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China crushes protest by monks in Tibet
Times online, March 11, 2008
Lhasa, Tibet (China) -- China admitted today that it had quashed a protest by Buddhist monks in the Tibetan capital of Lhasa, underscoring the opposition Beijing still faces to its rule in the remote Himalayan region.
<< Monks take part in a peace march in Dharamsala, India, part of worldwide protests to mark the 49th anniversary of the Tibetan uprising. (Manan Vatsyayana/AFP/Getty Images)
Tibetans all over the world took to the streets yesterday to commemorate the 49th anniversary of an uprising against Chinese rule and to press their demand for independence ahead of the Beijing Olympics.
Among them, according to a report on Radio Free Asia, were up to 300 protesters who tried to march from Drepung monastery on the outskirts of Lhasa to the symbolic Potala Palace in the city centre.
Asked about the report, Qin Gang, a Foreign Ministry spokesman, told reporters: “Yesterday afternoon some monks in Lhasa, abetted by a small handful of people, did some illegal things that challenged social stability.
“As for how to deal with these detained Tibetans, they have been dealt with according to the law."
The report by the US government-funded broadcaster said between 50 and 60 of the marchers were arrested as police and paramilitary police blocked roads and encircled other monasteries around Lhasa to prevent the protests from growing.
Eleven other demonstrators managed to stage a protest in central Lhasa, but they were also arrested, according to the report, citing sources in the city who asked to remain anonymous.
The demonstrations coincided with the 49th anniversary of the crushing of a Tibetan uprising against Chinese rule by the People’s Liberation Army of China. Exiled Tibetans staged high-profile protests around the world to mark the day.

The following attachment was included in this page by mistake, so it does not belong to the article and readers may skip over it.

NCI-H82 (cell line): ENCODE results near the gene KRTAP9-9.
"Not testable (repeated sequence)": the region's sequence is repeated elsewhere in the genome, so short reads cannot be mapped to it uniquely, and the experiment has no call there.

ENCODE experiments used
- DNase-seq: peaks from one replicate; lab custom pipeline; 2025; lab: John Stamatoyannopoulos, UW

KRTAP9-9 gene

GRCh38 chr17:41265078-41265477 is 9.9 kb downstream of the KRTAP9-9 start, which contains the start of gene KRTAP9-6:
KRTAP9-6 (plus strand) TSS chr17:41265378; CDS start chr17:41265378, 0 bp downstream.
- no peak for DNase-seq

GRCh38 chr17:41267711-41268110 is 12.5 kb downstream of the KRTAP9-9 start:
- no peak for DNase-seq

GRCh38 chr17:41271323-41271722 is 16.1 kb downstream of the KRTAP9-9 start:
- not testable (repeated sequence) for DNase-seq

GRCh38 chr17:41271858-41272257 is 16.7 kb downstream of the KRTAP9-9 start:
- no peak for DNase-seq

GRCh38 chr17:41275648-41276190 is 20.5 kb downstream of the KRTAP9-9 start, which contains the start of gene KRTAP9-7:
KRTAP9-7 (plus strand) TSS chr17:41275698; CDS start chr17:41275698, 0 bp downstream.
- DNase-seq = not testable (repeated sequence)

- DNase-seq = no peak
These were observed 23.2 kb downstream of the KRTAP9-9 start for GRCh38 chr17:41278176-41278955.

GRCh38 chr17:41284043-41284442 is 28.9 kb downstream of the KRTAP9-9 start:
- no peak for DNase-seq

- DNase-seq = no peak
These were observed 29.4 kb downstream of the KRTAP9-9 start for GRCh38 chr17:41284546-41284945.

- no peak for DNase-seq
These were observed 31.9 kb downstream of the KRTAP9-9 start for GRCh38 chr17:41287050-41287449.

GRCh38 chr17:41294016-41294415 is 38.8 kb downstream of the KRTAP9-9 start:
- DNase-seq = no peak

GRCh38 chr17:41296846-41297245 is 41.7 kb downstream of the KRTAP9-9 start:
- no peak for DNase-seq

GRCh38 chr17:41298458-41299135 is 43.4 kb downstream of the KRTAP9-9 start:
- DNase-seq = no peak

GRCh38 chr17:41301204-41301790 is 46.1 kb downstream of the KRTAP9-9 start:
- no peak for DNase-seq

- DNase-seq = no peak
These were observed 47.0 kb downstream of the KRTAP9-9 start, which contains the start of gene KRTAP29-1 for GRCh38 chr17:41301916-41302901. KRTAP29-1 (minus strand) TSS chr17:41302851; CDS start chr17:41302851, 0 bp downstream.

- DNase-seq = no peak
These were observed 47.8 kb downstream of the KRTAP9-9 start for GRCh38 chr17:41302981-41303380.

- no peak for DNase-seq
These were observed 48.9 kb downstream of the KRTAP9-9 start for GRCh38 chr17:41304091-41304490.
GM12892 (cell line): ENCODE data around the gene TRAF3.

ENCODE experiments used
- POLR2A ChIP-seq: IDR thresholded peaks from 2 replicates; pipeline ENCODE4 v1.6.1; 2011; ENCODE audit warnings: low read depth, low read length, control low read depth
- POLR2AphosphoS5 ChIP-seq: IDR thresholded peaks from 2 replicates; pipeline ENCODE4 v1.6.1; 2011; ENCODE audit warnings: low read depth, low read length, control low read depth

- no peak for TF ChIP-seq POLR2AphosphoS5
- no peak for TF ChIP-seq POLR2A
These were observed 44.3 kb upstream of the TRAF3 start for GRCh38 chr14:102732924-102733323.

Chinese troops killed tens of thousands of Tibetans as they quashed the 1959 uprising, according to the Tibetan government-in-exile’s website. Tibet’s spiritual leader, the Dalai Lama, fled his homeland following the uprising.
China has ruled Tibet since 1951, a year after sending troops in to “liberate” it, and continues to denounce the Dalai Lama for what it says are his efforts to seek independence for his homeland.
The Dalai Lama, who won the 1989 Nobel Peace Prize, insists he is not pushing for independence, rather an end to Chinese repression and a return to cultural autonomy. In a speech to coincide with the uprising anniversary, the Dalai Lama yesterday attacked China’s human rights record and accused Chinese authorities of "unimaginable and gross violations” in his homeland.
“For nearly six decades Tibetans have had to live in a state of constant fear under Chinese repression,” the 72-year-old said from his base in Dharamshala, India. Meanwhile, hundreds of Tibetan exiles defied an Indian police ban on an historic six-month trek to their homeland as part of pro-independence protests ahead of the Beijing Olympics.
The Foreign Ministry spokesman did not say what fate the protesting monks in Lhasa may face, but other people voicing dissent against Chinese rule in Tibet have previously been handed long jail terms.
Among the high-profile cases, a number of nuns were given jail terms of up to 15 years after they secretly recorded songs in 1993 about the Dalai Lama on a tape that was smuggled out and reached the West. Human rights groups say that even carrying images of the Dalai Lama in Tibet can lead to harsh punishments.